The airport is home to Army Aviation Support Facility #2 and the 1st Battalion, 150th Aviation Regiment, otherwise known as the 1-150th General Support Aviation Battalion of the New Jersey Army National Guard. Equipped with UH-60 Blackhawk helicopters, the battalion provides ground force commanders of the 42nd Infantry Division (Mechanized) with additional air assault, transportation, re-supply, and command and control assets. In its state role under Title 32 United States Code, the unit also provides emergency logistical support in response to disasters or any other emergency support as may be directed by the Governor of New Jersey.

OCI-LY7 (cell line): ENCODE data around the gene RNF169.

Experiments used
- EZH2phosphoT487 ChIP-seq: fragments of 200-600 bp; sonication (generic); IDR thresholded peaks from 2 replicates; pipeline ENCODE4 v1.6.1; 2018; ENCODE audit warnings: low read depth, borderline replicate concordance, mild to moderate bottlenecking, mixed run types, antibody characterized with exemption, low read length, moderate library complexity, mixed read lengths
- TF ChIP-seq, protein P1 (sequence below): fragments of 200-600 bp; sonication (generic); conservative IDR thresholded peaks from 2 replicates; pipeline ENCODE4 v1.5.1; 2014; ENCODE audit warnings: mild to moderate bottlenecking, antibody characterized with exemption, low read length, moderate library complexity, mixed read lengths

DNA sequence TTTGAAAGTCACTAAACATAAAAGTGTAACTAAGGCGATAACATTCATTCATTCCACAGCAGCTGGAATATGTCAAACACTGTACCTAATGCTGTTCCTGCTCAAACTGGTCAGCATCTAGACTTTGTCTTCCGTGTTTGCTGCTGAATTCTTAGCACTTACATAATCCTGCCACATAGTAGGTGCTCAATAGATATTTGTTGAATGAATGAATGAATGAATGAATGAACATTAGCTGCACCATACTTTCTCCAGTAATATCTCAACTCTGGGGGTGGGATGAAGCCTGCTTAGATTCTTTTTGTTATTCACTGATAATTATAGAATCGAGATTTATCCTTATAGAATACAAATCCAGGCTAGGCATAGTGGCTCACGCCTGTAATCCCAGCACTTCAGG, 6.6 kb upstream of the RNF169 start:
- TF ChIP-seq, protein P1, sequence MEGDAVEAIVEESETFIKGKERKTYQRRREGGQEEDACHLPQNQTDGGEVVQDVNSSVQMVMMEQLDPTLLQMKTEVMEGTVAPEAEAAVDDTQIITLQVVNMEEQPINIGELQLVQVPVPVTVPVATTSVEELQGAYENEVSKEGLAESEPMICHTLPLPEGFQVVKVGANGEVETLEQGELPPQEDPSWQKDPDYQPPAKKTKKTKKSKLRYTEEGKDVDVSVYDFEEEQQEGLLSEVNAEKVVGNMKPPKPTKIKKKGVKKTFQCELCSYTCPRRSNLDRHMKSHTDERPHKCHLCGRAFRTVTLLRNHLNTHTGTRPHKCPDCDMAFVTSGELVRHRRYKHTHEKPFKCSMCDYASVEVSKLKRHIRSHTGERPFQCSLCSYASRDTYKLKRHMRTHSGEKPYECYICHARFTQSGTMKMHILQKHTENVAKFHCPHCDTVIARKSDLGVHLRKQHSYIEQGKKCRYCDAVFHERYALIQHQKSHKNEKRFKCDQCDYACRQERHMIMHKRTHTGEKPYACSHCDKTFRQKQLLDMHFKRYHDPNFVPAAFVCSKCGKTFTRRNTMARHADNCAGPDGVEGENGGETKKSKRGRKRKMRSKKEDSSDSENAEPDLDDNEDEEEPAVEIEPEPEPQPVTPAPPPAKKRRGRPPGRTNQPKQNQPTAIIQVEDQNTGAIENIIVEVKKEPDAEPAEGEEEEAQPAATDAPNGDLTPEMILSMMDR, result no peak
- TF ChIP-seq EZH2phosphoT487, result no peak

Trenton–Mercer Airport has one terminal with two gates. Gate 2 is divided into 3 sub gates labeled Gates 2–4. On the upper level of the terminal (before security) is an observation lounge as well as a restaurant, Sky Lounge at Ewing, serving pub food. Sky Lounge has another location past security near Gate 1 that serves drinks and pre-packaged sandwiches and wraps. Parking is $2 per hour and $8 per day.
On November 8, 2013, Mercer County opened a renovated terminal, including a new modular trailer baggage claim outside the terminal, restrooms in the gate area (there were previously no restrooms past security), and—in the area originally occupied by the baggage claim—additional passenger seating and a new gate. 
In August 2014, the Airport was awarded $2.2 million to rehabilitate 3 taxiways. A spokesperson for the county said that this was the first phase of a three-year plan to make further improvements.